Ever since Olivia Rodrigo motored onto the scene in 2021 with her chart-topping ballad “Driver’s License,” she’s been the Next Big Thing in pop. Still, even as she was showered with Grammys and co-signed by everyone from Alanis Morissette to Jack White, there’s been a sense of unease among some of her millennial and Gen X fans, particularly men, who feel weird for relating so deeply to the innermost feelings of a now-20-year-old.
That sensation—so hilariously captured in a viral SNL skit where a bunch of older guys sing-scream along to “Driver’s License”—doesn’t appear to have diminished with the release of Rodrigo’s sophomore album, Guts. So why can’t the dudes of the world just stop worrying and learn to wear their Olivia love on their sleeve?
Maria Sherman, a music writer at the Associated Press, has noticed a recent evolution in the demographics of Rodrigo’s fanbase. “We’re seeing that conversation evolve where it’s accepted that people of all ages, particularly older women, are relating to and feeling for Olivia Rodrigo, and now there’s a connection with men, too,” she tells The Daily Beast. “Not to say that they weren’t listening to it, but I’ve certainly seen this conversation come up quite a bit.”
For some older male fans, the draw to Rodrigo’s music might actually stem from the generational divide itself. Jeff, a 35-year-old from Brooklyn, says he’s a fan of Rodrigo because of “the Gen Z of it all. I think I’m just sort of fascinated by that generation. In the last few years, I’ve started realizing that as a smack-dab-in-the-middle millennial, I’m no longer part of the young, fun, progressive generation, at least comparatively. I really like the openness and maturity and vulnerability in her music that I think is indicative of a lot of Gen Z.”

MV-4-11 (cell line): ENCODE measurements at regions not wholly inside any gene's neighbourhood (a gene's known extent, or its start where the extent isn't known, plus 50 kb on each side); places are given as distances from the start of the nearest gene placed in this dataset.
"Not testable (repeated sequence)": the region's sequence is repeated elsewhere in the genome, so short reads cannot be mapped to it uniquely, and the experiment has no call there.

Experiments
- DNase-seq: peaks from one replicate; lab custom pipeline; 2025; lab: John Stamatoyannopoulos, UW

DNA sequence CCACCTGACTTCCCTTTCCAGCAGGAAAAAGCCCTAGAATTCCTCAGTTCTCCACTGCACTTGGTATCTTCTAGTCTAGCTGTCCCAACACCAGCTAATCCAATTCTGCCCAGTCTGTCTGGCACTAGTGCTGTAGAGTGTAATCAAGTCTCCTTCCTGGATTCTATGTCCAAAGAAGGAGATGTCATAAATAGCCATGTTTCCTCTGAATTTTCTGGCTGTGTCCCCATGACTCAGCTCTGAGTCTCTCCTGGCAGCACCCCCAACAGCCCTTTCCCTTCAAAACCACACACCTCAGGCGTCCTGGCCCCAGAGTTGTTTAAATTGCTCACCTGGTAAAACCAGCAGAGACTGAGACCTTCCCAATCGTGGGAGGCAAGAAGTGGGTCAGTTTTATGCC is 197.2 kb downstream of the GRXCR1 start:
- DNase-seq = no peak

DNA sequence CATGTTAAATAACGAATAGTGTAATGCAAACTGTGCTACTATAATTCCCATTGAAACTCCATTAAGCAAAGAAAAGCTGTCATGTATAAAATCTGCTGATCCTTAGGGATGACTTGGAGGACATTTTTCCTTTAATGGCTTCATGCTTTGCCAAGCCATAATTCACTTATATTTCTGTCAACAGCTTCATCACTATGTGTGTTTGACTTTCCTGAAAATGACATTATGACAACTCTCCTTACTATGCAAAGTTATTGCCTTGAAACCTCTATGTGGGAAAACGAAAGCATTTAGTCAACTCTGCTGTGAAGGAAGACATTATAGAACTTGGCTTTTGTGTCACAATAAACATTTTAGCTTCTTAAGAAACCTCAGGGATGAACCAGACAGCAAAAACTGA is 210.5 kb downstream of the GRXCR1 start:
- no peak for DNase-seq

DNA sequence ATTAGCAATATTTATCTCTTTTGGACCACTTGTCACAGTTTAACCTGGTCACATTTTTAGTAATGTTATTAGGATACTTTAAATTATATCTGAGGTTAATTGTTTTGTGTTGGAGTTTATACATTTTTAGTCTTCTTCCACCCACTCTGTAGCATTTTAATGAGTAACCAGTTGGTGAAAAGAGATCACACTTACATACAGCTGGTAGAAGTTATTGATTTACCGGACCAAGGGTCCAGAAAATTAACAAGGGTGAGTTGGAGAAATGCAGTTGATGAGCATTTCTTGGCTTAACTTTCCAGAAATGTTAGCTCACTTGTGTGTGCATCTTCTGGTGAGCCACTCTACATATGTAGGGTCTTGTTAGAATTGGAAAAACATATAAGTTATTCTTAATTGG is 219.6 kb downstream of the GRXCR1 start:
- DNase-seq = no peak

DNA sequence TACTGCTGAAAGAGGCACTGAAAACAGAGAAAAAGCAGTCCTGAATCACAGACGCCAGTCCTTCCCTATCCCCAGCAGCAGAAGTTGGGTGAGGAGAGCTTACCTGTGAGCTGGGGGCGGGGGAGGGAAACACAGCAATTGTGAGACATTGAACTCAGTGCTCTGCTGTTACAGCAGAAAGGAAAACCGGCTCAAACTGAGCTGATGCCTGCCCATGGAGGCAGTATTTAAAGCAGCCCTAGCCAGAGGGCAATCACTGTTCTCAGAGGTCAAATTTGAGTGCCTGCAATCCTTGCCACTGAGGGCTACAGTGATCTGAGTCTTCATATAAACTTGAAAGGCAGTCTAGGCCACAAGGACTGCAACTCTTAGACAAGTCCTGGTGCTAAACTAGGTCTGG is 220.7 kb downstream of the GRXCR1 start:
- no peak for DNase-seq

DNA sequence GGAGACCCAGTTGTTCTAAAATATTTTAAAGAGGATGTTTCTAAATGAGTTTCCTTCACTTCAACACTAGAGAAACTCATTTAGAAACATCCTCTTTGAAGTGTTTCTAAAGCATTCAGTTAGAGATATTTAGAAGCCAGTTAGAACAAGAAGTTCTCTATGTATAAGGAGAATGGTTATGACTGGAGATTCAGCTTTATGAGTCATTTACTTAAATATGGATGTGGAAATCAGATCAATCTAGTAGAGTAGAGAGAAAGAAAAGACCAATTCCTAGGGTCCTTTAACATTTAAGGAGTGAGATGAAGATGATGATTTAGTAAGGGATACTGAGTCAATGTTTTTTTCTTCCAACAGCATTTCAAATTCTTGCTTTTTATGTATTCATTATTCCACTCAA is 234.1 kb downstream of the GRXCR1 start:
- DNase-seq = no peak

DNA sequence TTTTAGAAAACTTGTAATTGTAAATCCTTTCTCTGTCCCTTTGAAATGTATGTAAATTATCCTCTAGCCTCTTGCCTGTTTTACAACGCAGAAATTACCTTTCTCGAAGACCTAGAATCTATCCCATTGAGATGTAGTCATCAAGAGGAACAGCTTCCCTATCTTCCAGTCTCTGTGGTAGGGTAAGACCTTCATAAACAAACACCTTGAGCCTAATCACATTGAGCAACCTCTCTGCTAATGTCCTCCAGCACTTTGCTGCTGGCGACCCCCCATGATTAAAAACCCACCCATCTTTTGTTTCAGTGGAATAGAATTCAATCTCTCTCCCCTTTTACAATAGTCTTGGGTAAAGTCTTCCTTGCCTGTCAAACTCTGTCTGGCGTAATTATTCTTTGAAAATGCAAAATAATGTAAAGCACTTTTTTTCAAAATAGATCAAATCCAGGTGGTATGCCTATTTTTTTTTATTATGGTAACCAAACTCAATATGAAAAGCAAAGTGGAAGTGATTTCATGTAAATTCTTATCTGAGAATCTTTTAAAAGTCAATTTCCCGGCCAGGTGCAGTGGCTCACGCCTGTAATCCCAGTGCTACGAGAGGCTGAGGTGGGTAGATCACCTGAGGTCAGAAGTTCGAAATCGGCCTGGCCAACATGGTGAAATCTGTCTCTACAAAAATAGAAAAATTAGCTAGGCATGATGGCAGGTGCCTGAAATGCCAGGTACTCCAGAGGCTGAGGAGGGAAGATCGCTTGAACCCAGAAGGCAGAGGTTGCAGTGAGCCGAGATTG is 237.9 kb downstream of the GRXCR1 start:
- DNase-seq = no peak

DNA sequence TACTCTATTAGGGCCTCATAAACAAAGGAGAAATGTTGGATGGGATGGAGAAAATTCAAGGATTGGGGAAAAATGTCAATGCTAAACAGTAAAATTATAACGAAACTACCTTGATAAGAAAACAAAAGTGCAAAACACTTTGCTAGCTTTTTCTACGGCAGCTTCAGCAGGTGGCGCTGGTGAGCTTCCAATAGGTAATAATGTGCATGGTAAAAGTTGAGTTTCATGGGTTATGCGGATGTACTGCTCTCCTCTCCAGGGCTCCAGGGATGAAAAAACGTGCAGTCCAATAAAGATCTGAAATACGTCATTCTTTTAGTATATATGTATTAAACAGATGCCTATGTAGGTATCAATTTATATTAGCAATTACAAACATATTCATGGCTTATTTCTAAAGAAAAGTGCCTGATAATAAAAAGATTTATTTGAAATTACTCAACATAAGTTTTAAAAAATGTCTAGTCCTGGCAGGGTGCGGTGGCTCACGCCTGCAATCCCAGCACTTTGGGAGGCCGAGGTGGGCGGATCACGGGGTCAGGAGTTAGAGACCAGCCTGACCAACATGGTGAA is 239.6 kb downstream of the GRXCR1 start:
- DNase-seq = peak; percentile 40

That vulnerability is exactly what many of the male Rodrigo fans I spoke to pointed to when they tried to explain why they resonated with songs like “Driver’s License.” After all, at 20 years old, Rodrigo is part of a generation that seems more able to healthily process their emotions instead of repressing them. The thing that every guy who loves singing along to songs like “Deja Vu” mentioned is exactly what makes Rodrigo’s music popular: that universal teenage feeling.
Jesse, 34, learned about Rodrigo’s music because he teaches at a high school in Oakland, California. He jokes that as a married man in his thirties, a Rodrigo concert might not be the space for him, but he gets at the exact kernel that has made her such a success.
“She captures a lot of the experience of being an insecure teen without compromising a more adult voice to do so,” he says. “Even if you don’t like her music, I don’t know that there are many artists that are able to thread that needle in the same way.”
Sherman adds that Rodrigo’s sound is a gateway for male fans to experience the confessional nature of her music in a way that might make her more accessible than other female pop stars.
“There’s a sort of assumed, I guess, male friendliness of this music, which doesn’t directly reflect the listenership, but has always been kind of understood culturally,” she explains. “I think that allows men who love this music to also love Olivia Rodrigo’s interpretations and sort of explorations in it, perhaps without feeling insecure of liking a young woman’s music. I’m hoping that’s more of a cultural shift, but there is certainly something to the fact that this music is coded or presented historically for men, and hopefully we’re evolving in a certain way where people are now accepting of anybody performing it, which they should be.”
But Rodrigo’s appeal goes beyond the emotion and vulnerability of her music. For 32-year-old fan Ariel, Rodrigo, who is Filipino American, also represents an important diversity shift in pop music.